Tuesday, July 30, 2013

Regarding Personhood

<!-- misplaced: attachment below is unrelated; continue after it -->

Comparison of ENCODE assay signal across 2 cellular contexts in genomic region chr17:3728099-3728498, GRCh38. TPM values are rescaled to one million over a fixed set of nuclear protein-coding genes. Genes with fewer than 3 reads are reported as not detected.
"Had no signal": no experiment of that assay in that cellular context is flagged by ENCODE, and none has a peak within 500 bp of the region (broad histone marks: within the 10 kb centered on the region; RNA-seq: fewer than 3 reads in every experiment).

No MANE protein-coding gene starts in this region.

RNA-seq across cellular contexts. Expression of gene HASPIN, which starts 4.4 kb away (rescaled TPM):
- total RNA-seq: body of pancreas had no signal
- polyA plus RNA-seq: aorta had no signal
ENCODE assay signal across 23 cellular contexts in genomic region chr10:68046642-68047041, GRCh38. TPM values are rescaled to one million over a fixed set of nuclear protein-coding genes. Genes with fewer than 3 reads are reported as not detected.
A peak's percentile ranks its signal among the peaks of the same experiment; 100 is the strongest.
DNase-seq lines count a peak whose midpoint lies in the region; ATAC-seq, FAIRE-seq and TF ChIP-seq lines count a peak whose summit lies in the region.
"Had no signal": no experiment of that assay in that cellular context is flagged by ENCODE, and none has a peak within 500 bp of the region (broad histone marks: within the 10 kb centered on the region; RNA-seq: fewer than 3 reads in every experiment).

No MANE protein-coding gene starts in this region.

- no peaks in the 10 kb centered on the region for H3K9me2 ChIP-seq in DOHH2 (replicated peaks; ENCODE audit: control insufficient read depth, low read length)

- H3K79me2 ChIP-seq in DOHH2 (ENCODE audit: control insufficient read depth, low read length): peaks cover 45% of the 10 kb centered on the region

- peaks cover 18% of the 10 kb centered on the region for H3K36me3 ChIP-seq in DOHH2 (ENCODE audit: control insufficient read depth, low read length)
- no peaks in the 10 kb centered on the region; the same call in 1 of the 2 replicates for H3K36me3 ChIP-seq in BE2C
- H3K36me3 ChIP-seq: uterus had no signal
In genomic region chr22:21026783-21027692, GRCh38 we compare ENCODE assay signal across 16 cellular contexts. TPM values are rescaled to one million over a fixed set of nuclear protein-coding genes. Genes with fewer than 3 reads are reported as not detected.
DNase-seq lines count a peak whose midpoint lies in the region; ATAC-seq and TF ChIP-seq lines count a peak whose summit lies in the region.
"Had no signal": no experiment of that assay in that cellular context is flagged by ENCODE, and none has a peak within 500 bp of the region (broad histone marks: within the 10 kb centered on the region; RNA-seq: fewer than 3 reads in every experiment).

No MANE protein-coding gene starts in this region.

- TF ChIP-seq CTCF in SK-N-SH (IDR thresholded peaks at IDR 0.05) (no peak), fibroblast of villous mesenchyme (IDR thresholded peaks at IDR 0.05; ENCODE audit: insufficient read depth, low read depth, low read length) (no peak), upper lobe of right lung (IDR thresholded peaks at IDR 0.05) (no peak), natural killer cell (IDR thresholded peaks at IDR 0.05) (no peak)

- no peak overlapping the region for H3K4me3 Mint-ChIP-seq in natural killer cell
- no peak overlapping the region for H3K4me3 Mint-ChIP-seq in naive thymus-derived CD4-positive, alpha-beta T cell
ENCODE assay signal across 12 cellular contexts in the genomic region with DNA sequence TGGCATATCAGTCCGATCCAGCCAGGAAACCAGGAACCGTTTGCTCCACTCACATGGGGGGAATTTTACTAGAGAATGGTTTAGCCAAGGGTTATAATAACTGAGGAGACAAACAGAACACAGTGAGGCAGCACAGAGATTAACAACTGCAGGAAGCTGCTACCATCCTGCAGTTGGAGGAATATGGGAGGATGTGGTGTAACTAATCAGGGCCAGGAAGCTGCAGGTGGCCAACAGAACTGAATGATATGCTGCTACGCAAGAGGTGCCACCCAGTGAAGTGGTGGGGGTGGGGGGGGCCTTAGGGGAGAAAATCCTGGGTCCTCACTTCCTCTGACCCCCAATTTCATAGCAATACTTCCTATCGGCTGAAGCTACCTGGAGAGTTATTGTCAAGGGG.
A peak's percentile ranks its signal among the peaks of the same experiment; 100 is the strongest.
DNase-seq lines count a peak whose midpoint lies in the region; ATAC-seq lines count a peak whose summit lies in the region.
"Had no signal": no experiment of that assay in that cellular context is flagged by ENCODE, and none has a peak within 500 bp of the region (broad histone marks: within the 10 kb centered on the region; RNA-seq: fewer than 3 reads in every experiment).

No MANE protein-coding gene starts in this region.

I was writing a post regarding this subject matter, but my mind wandered into another dimension. Gomen. Here is the thing I am refuting: the pro-choice viewpoints on personhood. You see, the whole argument stands on the moral permissibility of an abortion at a certain stage in the pregnancy. The pro-life position, particularly for Catholics such as I, is that a human person is at stake in every stage of pregnancy from conception on and should be given the same natural rights as people who are already outside of their mother's womb. The most basic of these natural rights is the right to life. No one has the right to just take your life, naturally speaking. The death penalty may be applied on certain people, but that is a matter of legal rights moreso than natural rights. In truth, the government and no one else, has the right to take someone's life, though they may deem it necessary to save other people from having their lives taken. Truly, if the death penalty must be applied, it should only be done in extreme circumstances. In any case, all humans have the same natural rights based on the simple fact that they are human. For the pro-choice advocate to be right, everything before having a more recognizable human form in the womb must be a non-human and therefore cannot be afforded the same natural rights as everyone else. This would mean one cannot conflate abortion (at that point, at least) as a murder. Murder, after all, is the taking of a person's life. That is why it is wrong. They harmed another person, something that we should not do. If abortion is not that, then it is not a murder. I believe differently for both logical, scientific and religious reasons. For the sake of brevity, I will focus on the logical and scientific aspect: it is illogical, and rather silly, to insist that a baby is only a baby when it is accepted or has reached a certain state of maturity. It simply does not make sense, if you're truly being sensible and open-minded. Since all pro-choice people cannot agree on when the growing "little one" (read: fetus) reaches the plateau of personhood, I will focus on the following: 1.Physical maturity is the measure of personhood. There is a certain stage of physical development where a being will possess all, or at least most, of the qualities that we can recognize in living human persons. To respond to this notion, I would first like to note that such standards of personhood appear to be very arbitrary. It is just as arbitrary to insist that people in "primitive" societies are not persons because they lack certain trappings of our "civilized" society. They are savages or mongrels, certainly not people deserving of our love and respect. Three common standards of (arbitrary) personhood are as follows: 1. Brain activity 2. rational activity 3. personal activity (meaning the ability to engage in the human world with the 2 previous activities and to be alive in general) For #1, the response is obviously: what sort of brain activity is necessary for personhood, and why is brain activity even necessary for personhood? Some people will bring in argument number 2 at this point, but others will say that certain points like the ability to feel pain, or something of the sort. It should go without saying, but there are many different creatures who possess brains and therefore possess brain activity. Can we call them persons as well? What would that say to our eating them? Clearly, no one is clamoring to say that other animals are persons. That just doesn't make sense. They may then say, I mean human persons need a certain amount of activity to be considered human. This again does not address why brain activity is important to being human and leaves the door open to a wide variety of questions: does the brain activity need to be willful--and so on. Upon dropping general brain activity, a person may fall back on rational brain activity, the ability to choose, plan and other activities. Here the fetus would cease being a human person, because their brain activity is not yet equipped to do so. It is not until outside of the womb that they become persons with rational (though limited) abilities. This is, once again, a curious line to draw. While it is true that humans possess reason, what with being the "rational animal" and all, they will possess it at different capacities during their lives. Some people may, in fact, no get very far in their rational growth, or rationality may deterioate due to dementia. Most people would agree that an infant is not fully able to rationalize anything, in fact we know that the brain goes through developmental stages where such things become more and more possible. A 3rd year old's reasoning is no where near that of a 10 year old's, much less an adult. Did that child become MORE human as their grew? Is there a distinction to be made in regard to having the possibility of reasoning and the actual ability to do so? If there is, then it would seem to follow that we become more human as we grow and lose our humanity as we get sick, old or die. Clearly, a patient suffering from Alzheimer's is losing their grip on their humanity, not just their mind, if you take that distinction to it's logical conclusion. Furthermore, what does this say about people with different intelligences? Am I superior in my humanity because I can reason well and a friend of mine cannot? I would say that that idea is ludicrous, and many pro-choicer's would agree, but it does not follow from their argument. Now, they could try and back track, eliminating a distinction between possibility and actuality. This actually would serve as a way for them to corner themselves, because the growing child is filled with possibilities that are actually probabilities. If the child is carried to term and successfully delivered, then the child will engage in rationality more and more. This would mean that they were human from the start, with the same possibilities. The final argument combines the other two and runs into the same issues. The line eliminates many people whom we might consider human beings, the comatose or person with down syndrome. They cannot participate in the larger society very much due to their condition. They are in possession of a human body, but not in possession of humanity through some logic loop. At least, that would be true if the idea is carried to its conclusion. If you are a human only when you can do certain things that other humans can do, then we each have varying humanity. It's hard to argue for equality under the law if this is true. Why should people who are less human than others get the rights of those who are more human? If a person loses their humanity, they lose the rights that came with their previous station. Having shown the absurdity of those arguments, I would like to provide an alternative. Here are my basic points: 1. we have scientific verification that, upon conception, there is a new, growing and living "thing" within the woman who gets pregnant. 2. There is no way that these newly formed cells are going to change into the cells of a dolphin and produce a freak dolphin/human baby. 3. Even at its earliest stage, the developing creature is a human creature. 4. All humans are persons by virtue of their humanity. My first point is simple: once the sperm fertilizes the egg, a new genetic structure is formed, a combination of the parents DNA. The new creature is neither its mother nor its father, but a result of "two becoming one" and is therefore an individual. If everything goes like it should, the fertilized egg latches onto the uterine wall and continues the process it had already begun. As the cells continue to divide, they end up becoming a fetus and then later a newborn infant. This is not a process that we can consciously stop without committing a heinous evil. Does the creature LOOK human? No. But, since when does disfigurement (for whatever reason), lessen someone's humanity? Why then should being in an earlier stage of development matter? Some children will have troubles in their development and develop certain traits that make them appear different from other people, and I would still say they are human, just as we would say about any child with down's syndrome. Some things, unfortunately, went wrong in their initial formation, thereby making it difficult for them to engage in all that their humanity has to offer. That circumstance does nothing to diminish their humanity, their personhood. In the end, people are constantly developing, even while we are old and we therefore are not doing anything that much different from when we are just a fertilized egg. The difference is only in degree. Just as a young child cannot lift 100 pounds, a developing fetus can lift nothing. Neither is less for their lack of their ability, and they both may very well gain that missing ability later through practice. My second point is that the fertilized egg is a human egg and the sperm cell that entered the egg, whilst unfertilized, is a human sperm cell. The DNA that is created at that moment is human DNA. All of that combined tells us that the creature that is developing is of the species homo sapiens. Without direct intervention from an outside source (like the ooze in ninja turtles), the creature will develop more and more fully take on the bodily form of humans we all recognize. There is no change in species: a human fetus is a human fetus, a chimp's is a chimp's. Since being of the species homo sapiens makes you a human, you are a person. simple. The third point is along the same line: it is not going to be a surprise that a human child is born, though we may be surprised by its gender, if we so choose. A human birth is what expected and it would be awkward if a woman went to the doctor and laid an egg. The developing creature can be nothing but what it is: human. The fourth point is an assertion. Basically, it is based in the belief of natural rights--the rights given to all persons. being a human means being a human person and their humanity is never in question. I'm clearly delirious. Here's a final metaphor: what is the difference between that fertilized egg cell and the singularity that started the big bang? Nothing beyond scale. The Big Bang brought forth matter from that singularity and that could not have happened if it was not already there, that is: if it was not already in it's DNA, so to speak. WOOT! *sleeps*